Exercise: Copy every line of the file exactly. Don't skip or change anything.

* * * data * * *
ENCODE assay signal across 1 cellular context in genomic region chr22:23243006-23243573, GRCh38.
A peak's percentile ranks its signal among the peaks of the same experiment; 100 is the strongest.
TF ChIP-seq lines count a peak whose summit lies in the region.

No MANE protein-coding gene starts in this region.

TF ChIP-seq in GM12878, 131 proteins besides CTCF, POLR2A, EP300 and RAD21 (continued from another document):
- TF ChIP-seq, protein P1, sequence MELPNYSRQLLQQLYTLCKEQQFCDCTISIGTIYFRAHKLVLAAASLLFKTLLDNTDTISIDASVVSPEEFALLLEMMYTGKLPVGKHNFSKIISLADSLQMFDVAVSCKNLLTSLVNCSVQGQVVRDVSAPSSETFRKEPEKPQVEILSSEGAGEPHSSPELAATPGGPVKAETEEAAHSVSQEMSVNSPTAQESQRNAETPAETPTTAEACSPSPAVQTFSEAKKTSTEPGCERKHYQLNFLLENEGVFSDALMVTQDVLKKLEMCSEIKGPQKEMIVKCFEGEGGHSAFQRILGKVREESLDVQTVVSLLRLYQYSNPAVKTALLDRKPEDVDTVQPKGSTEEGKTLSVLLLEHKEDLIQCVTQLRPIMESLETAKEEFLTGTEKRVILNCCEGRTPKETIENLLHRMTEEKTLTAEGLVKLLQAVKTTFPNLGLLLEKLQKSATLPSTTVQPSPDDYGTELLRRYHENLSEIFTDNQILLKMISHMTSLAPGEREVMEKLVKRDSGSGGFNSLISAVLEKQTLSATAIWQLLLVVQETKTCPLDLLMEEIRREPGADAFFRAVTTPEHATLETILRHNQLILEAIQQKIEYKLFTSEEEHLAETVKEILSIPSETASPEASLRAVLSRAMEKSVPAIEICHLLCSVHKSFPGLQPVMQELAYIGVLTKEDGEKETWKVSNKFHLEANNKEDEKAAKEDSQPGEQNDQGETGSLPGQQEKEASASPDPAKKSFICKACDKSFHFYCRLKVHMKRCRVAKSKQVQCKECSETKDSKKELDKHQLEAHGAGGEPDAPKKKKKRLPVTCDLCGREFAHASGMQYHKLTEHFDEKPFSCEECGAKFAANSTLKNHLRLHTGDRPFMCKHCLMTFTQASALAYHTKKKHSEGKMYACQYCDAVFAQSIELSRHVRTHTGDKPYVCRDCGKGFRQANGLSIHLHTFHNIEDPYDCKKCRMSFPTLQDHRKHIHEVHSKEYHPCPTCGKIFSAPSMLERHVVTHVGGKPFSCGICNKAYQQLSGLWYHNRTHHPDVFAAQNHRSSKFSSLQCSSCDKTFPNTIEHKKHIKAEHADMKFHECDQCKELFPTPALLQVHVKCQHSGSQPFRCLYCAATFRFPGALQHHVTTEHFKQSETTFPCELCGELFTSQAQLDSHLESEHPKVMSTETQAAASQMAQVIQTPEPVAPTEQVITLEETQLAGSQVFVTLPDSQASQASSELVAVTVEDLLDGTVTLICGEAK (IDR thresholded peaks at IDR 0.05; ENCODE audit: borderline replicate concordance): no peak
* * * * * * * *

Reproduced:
ENCODE assay signal across 1 cellular context in genomic region chr22:23243006-23243573, GRCh38.
A peak's percentile ranks its signal among the peaks of the same experiment; 100 is the strongest.
TF ChIP-seq lines count a peak whose summit lies in the region.

No MANE protein-coding gene starts in this region.

TF ChIP-seq in GM12878, 131 proteins besides CTCF, POLR2A, EP300 and RAD21 (continued from another document):
- TF ChIP-seq, protein P1, sequence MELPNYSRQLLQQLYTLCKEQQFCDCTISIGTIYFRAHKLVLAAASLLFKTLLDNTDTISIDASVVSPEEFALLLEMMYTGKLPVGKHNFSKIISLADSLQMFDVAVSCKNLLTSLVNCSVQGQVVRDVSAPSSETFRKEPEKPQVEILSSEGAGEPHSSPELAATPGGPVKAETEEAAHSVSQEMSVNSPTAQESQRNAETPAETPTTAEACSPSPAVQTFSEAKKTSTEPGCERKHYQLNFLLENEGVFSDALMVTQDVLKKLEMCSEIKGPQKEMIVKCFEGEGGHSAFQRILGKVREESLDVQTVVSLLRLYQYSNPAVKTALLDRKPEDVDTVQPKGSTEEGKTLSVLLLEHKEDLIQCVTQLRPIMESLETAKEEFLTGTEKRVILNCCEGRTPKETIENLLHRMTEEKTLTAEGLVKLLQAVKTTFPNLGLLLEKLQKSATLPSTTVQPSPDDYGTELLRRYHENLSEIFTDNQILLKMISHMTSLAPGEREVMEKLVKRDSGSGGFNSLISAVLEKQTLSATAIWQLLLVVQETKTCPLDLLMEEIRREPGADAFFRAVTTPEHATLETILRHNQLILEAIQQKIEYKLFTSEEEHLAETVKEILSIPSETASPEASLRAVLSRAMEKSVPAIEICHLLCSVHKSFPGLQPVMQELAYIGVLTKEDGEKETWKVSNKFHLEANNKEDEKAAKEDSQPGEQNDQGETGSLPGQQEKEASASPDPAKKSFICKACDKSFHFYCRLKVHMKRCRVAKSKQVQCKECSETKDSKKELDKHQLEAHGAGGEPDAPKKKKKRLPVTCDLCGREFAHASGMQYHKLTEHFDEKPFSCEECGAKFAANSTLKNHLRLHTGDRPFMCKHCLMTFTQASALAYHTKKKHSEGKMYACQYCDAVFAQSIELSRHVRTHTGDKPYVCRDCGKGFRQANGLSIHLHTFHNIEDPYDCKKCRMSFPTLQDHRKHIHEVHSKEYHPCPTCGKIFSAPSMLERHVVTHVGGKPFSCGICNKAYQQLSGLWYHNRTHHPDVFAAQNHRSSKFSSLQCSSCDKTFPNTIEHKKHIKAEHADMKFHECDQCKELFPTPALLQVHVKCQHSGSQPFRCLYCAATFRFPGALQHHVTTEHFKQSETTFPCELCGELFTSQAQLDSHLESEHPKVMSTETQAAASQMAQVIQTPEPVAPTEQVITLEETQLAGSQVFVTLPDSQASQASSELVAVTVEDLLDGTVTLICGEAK (IDR thresholded peaks at IDR 0.05; ENCODE audit: borderline replicate concordance): no peak